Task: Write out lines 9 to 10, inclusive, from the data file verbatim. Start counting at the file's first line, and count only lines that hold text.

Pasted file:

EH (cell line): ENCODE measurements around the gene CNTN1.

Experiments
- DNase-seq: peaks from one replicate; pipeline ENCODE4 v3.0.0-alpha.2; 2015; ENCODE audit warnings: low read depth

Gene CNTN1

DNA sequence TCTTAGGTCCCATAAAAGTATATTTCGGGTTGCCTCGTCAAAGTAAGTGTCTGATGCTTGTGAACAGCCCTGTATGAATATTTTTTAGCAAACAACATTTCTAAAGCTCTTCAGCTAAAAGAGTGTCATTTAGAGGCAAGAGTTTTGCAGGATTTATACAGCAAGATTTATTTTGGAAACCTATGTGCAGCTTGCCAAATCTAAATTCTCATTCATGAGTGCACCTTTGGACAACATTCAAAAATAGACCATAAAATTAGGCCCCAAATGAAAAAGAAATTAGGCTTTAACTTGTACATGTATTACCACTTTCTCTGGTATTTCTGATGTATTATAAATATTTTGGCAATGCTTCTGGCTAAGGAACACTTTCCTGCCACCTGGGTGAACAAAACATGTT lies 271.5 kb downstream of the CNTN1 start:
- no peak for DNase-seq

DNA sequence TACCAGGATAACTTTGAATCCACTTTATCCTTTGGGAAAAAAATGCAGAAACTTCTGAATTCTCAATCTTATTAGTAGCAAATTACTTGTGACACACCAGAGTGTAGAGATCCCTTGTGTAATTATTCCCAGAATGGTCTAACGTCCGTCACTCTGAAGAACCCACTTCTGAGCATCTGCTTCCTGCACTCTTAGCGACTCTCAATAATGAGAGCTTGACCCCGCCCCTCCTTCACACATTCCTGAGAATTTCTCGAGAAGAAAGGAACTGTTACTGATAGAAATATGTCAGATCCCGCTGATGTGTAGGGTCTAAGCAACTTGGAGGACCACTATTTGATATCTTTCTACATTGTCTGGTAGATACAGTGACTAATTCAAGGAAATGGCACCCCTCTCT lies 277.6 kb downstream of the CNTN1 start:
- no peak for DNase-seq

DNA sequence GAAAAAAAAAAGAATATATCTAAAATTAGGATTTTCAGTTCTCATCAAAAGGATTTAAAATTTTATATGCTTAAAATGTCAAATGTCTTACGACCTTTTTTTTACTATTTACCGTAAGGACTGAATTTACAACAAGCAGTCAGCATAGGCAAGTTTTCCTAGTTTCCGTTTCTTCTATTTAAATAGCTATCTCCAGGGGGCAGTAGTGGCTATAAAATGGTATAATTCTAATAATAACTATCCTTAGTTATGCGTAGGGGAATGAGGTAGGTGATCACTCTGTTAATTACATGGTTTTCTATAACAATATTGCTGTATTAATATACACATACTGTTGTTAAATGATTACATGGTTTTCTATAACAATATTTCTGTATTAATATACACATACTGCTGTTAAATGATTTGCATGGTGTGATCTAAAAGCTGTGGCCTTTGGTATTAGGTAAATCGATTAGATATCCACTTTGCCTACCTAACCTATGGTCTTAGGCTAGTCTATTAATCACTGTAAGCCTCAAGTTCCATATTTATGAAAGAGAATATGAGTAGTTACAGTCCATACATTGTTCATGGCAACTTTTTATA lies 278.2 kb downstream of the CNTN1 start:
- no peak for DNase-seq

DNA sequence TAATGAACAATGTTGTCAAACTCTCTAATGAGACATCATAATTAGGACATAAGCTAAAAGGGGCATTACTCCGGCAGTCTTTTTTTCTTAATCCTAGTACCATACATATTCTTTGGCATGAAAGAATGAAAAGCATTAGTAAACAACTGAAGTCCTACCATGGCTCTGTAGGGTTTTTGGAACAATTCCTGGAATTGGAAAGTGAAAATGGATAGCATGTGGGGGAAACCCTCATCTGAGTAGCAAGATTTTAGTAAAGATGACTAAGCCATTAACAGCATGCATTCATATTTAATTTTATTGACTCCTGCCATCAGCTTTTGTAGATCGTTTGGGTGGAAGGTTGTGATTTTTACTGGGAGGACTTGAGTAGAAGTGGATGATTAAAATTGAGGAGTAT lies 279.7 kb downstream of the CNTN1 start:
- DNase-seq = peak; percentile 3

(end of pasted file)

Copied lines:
DNA sequence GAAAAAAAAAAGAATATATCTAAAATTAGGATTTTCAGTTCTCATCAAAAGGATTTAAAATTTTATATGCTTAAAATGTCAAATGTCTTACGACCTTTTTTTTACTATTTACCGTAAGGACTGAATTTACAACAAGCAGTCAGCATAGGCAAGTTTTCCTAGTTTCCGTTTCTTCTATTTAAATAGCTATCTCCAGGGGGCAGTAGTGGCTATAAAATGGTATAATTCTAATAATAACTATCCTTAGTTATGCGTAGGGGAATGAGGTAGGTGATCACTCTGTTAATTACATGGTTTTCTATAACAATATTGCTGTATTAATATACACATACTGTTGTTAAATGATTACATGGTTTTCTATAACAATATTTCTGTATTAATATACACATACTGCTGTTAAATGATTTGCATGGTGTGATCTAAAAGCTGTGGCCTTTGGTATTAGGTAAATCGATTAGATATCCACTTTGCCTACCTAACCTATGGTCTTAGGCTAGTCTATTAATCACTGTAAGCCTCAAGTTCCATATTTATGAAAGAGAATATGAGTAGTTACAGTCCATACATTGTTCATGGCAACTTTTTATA lies 278.2 kb downstream of the CNTN1 start:
- no peak for DNase-seq